Clients often approach us wanting to do a full OKR rollout to the whole company. Our recommendation? Don’t. While it’s definitely possible and can be done well, we recommend that they start with one team – usually with the leadership team, even if just for an OKR cycle or two before rolling out to the remaining teams.
Implementing a goal management methodology such as OKRs is a big change within an organisation. If done well, it can change how teams operate and communicate. If done poorly, there is the risk that the OKR methodology will cause frustration, become a tick-box exercise, and create further overheads for the business.
So how do we make sure the former happens?
Start small. There are several reasons justifying our recommendation to start with one team; here are the three major ones:
1. Find what’s “right for you”:
There is no right way to do OKRs, just the right way for you. The methodology is highly adaptable, and there are various ways to apply it to make it suitable for your organisation. This includes elements such as the length and timing of the OKR cycles, and the cadence and timing of team check-ins. Use an initial team as “early adopters” to get as many of these right before you roll it out across the organisation; it will make the process much smoother and increase the likelihood of entrenchment.
2. Generate short-term wins:
Success stories and real wins help give the methodology and change that is to come credibility. It builds trust in the process. If one team has successfully used OKRs, they can act as internal evangelists for the methodology. This makes others more open to the change as they can see glimpses of how OKRs could help them. Potentially even to the extent where teams start asking how they can use OKRs within their own teams – this would be a great victory.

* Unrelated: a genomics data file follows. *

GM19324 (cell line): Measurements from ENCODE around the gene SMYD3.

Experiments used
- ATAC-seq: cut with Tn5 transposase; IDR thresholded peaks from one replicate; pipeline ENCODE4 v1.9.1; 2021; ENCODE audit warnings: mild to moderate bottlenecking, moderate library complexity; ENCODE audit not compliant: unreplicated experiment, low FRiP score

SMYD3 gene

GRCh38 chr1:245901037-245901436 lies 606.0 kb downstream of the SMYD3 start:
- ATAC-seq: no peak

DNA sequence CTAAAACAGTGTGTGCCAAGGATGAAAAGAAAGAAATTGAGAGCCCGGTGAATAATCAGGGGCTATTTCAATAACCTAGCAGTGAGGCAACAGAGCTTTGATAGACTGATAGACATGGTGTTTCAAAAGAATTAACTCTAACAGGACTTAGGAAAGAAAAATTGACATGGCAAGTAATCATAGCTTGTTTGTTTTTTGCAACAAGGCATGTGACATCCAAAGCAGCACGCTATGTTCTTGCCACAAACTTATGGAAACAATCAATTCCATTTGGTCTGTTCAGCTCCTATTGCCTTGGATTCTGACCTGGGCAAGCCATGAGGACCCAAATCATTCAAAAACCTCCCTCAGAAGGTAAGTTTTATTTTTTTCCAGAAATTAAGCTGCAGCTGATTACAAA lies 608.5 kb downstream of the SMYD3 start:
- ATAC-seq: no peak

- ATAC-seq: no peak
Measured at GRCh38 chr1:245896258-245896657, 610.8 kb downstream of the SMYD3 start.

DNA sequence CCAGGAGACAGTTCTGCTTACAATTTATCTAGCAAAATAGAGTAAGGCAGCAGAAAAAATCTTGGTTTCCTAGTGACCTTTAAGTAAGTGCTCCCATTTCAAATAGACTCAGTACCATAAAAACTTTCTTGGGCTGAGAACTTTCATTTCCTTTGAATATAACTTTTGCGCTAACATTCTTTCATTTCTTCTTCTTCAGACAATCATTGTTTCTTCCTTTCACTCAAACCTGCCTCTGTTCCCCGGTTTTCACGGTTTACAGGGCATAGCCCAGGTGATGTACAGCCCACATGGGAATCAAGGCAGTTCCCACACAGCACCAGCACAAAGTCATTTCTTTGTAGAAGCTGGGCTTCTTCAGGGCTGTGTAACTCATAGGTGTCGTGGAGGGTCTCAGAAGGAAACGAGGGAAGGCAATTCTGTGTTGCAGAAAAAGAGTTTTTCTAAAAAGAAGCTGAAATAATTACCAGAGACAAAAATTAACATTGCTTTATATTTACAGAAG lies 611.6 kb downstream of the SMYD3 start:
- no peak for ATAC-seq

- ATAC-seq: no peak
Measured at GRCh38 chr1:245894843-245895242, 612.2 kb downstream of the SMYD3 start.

3. OKRs aren’t for everyone:
Not all teams or divisions need OKRs, and it takes time to figure out which teams these are. Take, for example, a sales team. If they need to go out and sell and they understand how, then OKRs may not be prove to be valuable for them. However, if they need to build a new sales process and unlock new channels, they will see value in adopting OKRs. Once individuals and teams begin to understand the methodology, they will be better placed to make these decisions.
While you and your team might get more than one chance to implement OKRs, you want to get it right the first time. Using a coach, such as The OKR Group to navigate the initial rollout of OKRs, and then rolling it out to the broader organisation will give you the greatest chance of success.
If you have questions, we’re always keen for coffee.
Get in touch so that we can brainstorm a few solutions together!